He goes on to say that in his opinion the greatest error was the low cost of admission. By an agreement with the railway companies made at a meeting, it was decided that a reduced sum of 6d instead of 1s would be given to any person who presented a special railway ticket at the turnstile. In agreeing to this, especially after the Exhibition had been decided on, and the railway companies had them at their mercy, he said that this was a serious financial mistake that he has never ceased to regret, for it greatly affected the daily receipts without influencing the number of visitors. It was thought that when the arrangement was made that the working classes would take advantage of the reduced fares and nominal admission charge, but they made very little use of the offer. The result was that people were daily admitted for 6d who could well have afforded to pay five times that amount.

Stagnation in Trade

The disinclination in trade by all large employers, to whom personal applications had been made to influence their workmen to visit the Exhibition or to send them there was disappointing in one source of expected income, and with the rumours of war had unsettled many and made them indifferent to matters which in more peaceful times would have been of great interest.

The Officials.

It was considered that the expenses were not overly high and their services had been needed before and after the Exhibition for a time of nearly 10 months. It had also been required to have a staff to guard the precious objects and the great liability of the building to the  effects of storm and wind made it necessary to have men constantly employed to watch for leakage, broken glass or other damage.

The Industrial Annexe.

This was an addition made by the request of many gentlemen from Wrexham, but the cost of erecting the building was not repaid by the rents, resulting in a loss.

Exhibiton Band

Weekly expenses were much enhanced by payments to the band, and Major West wrote that personally he was not favourable for it to be continued when it proved how little interest the Exhibition had shown to the masses, but he was persuaded by others to let it continue.  There was no doubt that it afforded a constant and harmless source of entertainment, especially in the evening, to a large number of persons in Wrexham, to whom Works of Art were on no interest.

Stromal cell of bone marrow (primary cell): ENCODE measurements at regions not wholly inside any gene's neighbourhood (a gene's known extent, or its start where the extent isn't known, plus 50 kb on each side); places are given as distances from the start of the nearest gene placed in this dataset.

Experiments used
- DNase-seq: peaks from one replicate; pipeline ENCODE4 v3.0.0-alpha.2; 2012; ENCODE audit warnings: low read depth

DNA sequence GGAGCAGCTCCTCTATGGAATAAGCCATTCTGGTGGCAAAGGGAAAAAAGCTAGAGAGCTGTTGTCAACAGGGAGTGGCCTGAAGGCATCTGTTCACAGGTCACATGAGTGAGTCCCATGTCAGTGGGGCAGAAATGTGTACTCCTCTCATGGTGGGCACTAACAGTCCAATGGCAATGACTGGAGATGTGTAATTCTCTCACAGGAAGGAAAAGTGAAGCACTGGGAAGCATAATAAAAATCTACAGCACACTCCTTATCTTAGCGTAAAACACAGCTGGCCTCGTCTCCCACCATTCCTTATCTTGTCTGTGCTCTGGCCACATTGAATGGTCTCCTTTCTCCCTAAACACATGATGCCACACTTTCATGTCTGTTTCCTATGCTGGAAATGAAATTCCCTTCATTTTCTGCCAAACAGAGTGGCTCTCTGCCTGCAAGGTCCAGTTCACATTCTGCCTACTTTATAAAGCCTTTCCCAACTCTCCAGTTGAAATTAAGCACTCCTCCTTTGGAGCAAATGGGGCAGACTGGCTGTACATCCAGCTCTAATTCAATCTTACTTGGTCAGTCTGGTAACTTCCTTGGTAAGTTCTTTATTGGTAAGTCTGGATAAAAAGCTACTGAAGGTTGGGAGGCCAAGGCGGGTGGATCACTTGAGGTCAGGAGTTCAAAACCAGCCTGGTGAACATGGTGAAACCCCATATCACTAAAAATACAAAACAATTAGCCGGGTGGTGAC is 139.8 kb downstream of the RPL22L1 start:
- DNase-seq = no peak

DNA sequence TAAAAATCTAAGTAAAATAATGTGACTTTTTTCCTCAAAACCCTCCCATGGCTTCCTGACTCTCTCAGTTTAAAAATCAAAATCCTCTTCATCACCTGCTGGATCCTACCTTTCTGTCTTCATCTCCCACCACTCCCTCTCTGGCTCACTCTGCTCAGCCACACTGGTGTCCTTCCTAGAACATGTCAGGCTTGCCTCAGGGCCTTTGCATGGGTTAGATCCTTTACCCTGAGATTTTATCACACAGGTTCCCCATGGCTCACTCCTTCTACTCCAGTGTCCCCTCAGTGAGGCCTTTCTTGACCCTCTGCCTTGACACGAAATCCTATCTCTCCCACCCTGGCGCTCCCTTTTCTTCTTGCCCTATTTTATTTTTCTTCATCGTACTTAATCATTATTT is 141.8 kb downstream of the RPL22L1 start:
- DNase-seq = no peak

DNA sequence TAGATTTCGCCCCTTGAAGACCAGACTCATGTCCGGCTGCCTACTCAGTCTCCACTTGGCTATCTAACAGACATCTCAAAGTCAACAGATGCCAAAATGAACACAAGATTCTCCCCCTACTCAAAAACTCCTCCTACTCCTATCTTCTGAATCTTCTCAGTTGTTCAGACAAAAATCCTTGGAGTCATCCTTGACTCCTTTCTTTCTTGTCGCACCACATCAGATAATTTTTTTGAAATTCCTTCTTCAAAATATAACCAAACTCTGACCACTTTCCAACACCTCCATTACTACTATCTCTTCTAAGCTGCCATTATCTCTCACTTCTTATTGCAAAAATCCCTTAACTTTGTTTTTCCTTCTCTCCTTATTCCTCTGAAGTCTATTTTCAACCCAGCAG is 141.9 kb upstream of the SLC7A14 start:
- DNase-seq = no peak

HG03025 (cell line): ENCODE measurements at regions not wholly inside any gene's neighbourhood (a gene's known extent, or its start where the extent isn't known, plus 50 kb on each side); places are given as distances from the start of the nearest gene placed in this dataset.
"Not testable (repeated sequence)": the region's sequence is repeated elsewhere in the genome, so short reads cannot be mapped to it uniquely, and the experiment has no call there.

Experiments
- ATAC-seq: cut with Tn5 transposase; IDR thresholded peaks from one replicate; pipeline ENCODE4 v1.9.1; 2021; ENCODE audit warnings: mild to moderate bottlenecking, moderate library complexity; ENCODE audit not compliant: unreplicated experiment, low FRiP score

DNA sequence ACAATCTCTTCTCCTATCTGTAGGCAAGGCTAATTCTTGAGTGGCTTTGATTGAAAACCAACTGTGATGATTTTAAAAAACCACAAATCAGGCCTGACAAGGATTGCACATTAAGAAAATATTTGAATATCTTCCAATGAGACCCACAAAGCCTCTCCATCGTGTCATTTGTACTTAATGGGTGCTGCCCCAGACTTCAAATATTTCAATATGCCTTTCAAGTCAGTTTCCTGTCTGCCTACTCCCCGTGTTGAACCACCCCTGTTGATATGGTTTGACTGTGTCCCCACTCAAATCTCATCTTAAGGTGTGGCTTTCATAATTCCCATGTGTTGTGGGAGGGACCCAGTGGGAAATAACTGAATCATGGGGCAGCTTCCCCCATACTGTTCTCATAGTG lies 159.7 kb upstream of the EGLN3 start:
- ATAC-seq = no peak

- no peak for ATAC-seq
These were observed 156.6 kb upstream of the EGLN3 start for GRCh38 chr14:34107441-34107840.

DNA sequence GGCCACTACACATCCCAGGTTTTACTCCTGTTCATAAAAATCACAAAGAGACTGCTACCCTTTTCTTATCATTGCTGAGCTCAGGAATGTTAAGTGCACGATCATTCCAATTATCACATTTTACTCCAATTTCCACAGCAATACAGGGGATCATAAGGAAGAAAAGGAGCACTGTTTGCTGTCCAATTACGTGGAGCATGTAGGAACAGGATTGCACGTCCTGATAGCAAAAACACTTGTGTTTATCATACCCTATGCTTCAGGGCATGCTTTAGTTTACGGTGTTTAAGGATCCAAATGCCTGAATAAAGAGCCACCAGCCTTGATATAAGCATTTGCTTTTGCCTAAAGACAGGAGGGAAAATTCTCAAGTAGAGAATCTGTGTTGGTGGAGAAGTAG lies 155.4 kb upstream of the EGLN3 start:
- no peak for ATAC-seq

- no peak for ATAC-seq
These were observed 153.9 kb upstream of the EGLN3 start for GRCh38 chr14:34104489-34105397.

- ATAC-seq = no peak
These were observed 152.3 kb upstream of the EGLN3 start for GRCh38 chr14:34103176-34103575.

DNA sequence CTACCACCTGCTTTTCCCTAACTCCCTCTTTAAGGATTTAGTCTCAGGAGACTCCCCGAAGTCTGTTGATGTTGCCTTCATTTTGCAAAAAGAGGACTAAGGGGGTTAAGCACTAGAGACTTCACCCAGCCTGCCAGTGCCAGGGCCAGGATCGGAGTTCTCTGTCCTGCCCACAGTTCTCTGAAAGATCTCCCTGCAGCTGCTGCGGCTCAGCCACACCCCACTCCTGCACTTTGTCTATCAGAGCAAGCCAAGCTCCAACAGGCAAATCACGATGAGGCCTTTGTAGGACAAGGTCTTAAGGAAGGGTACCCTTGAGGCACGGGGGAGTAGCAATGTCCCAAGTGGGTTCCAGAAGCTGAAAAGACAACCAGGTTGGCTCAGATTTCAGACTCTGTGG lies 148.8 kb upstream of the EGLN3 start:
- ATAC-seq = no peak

Another factor was the “miserable result of sale of effects at the Exhibition”

Major West acknowledged the generosity of the gentleman who consented to become guarantors, and expressed regret and surprise at the necessity to call upon them for payment in full.

He said that although errors may have been committed in the expectation of popular support, but that the promoters had the consolation of knowing that that they had collected some of the finest and rarest examples of ancient and modern art ever seen in the Provinces.   What the outcome of this may be, who can judge,  that is cannot be for evil and may be good is certain, notwithstanding the disastrous financial failure, it will long linger in the memory of those who were capable of an intelligent interest in it`s aims and object.

There followed an itemised summary of receipts and expenditure of the event.

Receipts, £12,153,14s 11d

Balance Sheet.


Total amount of Guarantee fund, £2,295,10s 0d

Less cash not yet paid into Bank. £620,0,0

Cash temporarly advanced to meet liabilities £4,838,15s 9d.


By balance brought from Expenditure Account £6.511,5s 9d.

“We have examined the above accounts and seen correct receipts for cash, ammonting in the aggregate to the sum of £12,153,14s 11d which has been expended by the Executive Committee under the personal responsibility of Mr Cornwallis West, solely on account of the Wrexham Art Treasures Exhibition”.

Auditors; Mr J Bierne, Mayor , Alfred Jones Leuit Col.

The location of the Exhibition can be still recognised from the plans, the entrance from Hope Street, is an archway and buildings leading from Hope Street to Argyle Street.

They were designed and built by William Low in 1875 and a mural and plaque on Argyle Street commemorate his achievements.

William Low was the Scottish engineer who formed the Channel Tunnel Company and drew up the first realistic plans for a tunnel under the channel.

William Low
William Low ceramics by John Davies

Source: Compiled by Annette Edwards; Graham Lloyd; John Davies.